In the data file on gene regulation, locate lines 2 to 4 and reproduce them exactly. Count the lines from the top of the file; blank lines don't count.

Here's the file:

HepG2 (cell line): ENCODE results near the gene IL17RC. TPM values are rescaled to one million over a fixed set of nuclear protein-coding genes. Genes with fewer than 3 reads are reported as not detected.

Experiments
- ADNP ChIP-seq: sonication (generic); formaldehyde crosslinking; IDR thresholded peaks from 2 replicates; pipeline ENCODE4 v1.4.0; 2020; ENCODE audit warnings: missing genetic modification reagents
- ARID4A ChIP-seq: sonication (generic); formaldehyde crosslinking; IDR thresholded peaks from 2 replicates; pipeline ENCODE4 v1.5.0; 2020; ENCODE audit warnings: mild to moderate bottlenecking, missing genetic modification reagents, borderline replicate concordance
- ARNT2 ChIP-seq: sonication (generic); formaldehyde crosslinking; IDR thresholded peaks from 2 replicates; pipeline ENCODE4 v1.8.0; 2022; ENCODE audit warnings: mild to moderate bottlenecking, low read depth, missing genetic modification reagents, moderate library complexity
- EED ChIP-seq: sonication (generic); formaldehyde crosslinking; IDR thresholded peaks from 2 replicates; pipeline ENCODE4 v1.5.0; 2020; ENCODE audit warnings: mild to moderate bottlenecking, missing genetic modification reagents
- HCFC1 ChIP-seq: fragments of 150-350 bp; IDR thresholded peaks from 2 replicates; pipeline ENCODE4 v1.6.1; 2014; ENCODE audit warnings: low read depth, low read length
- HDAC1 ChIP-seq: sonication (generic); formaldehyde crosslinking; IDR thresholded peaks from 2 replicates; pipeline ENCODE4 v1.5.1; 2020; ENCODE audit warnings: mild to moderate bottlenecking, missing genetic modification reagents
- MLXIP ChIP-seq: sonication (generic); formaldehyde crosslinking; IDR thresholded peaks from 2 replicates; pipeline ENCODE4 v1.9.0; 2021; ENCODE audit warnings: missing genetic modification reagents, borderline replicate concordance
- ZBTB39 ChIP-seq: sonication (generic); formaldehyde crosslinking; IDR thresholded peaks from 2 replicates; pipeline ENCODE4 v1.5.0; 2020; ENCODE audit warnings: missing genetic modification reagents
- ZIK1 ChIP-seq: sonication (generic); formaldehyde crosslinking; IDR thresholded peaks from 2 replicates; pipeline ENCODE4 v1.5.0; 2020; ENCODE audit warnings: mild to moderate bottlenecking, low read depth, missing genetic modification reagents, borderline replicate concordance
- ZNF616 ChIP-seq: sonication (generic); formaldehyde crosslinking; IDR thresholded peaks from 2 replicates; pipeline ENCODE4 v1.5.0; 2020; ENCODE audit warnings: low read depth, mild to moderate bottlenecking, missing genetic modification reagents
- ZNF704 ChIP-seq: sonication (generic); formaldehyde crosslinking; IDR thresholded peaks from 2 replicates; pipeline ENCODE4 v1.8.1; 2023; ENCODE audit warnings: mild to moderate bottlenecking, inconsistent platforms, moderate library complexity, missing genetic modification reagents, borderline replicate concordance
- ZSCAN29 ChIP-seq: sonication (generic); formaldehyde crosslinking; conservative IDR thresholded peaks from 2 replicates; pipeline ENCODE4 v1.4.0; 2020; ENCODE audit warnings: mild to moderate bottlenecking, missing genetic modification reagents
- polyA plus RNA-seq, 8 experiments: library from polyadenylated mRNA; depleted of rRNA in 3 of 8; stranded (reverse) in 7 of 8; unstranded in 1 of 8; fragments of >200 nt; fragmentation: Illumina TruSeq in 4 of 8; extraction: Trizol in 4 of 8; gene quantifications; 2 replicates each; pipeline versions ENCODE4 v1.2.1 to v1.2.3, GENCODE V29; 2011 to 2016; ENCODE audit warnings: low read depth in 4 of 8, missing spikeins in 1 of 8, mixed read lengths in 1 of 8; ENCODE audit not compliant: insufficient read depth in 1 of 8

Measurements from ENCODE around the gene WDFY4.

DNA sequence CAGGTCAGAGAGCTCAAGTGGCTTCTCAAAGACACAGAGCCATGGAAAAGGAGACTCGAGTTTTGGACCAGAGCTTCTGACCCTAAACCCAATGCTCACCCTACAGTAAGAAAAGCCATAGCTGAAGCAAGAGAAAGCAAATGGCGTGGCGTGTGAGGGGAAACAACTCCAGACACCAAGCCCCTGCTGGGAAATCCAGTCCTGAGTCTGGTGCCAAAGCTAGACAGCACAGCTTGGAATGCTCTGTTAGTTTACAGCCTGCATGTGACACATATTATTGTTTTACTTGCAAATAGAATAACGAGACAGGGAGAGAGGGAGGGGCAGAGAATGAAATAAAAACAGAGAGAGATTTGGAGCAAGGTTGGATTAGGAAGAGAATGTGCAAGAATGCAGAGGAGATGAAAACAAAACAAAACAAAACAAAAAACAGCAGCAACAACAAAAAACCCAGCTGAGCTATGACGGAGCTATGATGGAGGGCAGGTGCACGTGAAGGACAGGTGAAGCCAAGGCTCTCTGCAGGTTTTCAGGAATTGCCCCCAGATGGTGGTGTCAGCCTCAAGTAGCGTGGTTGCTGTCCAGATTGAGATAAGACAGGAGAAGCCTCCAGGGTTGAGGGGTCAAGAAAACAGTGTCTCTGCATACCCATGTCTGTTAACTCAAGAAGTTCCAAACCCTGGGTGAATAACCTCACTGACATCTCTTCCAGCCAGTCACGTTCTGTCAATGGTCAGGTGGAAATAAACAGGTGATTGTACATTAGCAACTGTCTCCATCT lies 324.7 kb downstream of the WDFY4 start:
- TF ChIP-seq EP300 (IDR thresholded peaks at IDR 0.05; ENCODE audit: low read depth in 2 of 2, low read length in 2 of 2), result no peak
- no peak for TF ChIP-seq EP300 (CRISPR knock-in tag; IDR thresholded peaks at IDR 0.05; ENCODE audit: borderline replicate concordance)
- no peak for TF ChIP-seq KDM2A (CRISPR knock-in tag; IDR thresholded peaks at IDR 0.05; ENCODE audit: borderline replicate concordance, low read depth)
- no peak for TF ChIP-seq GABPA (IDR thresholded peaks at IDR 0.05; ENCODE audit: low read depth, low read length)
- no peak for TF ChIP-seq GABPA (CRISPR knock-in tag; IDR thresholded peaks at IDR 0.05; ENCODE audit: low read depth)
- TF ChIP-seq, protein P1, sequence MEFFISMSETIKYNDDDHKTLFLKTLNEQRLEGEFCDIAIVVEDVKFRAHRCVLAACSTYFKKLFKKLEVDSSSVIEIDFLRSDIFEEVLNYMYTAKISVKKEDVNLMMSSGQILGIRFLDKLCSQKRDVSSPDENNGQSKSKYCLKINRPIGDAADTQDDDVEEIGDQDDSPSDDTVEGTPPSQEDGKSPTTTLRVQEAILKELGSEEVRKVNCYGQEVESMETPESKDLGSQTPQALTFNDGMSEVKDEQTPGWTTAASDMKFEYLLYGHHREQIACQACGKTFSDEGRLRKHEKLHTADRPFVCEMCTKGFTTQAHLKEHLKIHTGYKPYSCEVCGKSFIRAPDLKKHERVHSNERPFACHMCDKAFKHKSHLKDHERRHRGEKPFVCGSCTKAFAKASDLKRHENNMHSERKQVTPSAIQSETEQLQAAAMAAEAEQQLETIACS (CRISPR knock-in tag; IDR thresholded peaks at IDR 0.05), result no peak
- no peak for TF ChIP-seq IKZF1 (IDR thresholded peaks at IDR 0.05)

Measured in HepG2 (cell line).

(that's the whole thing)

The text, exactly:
Experiments
- ADNP ChIP-seq: sonication (generic); formaldehyde crosslinking; IDR thresholded peaks from 2 replicates; pipeline ENCODE4 v1.4.0; 2020; ENCODE audit warnings: missing genetic modification reagents
- ARID4A ChIP-seq: sonication (generic); formaldehyde crosslinking; IDR thresholded peaks from 2 replicates; pipeline ENCODE4 v1.5.0; 2020; ENCODE audit warnings: mild to moderate bottlenecking, missing genetic modification reagents, borderline replicate concordance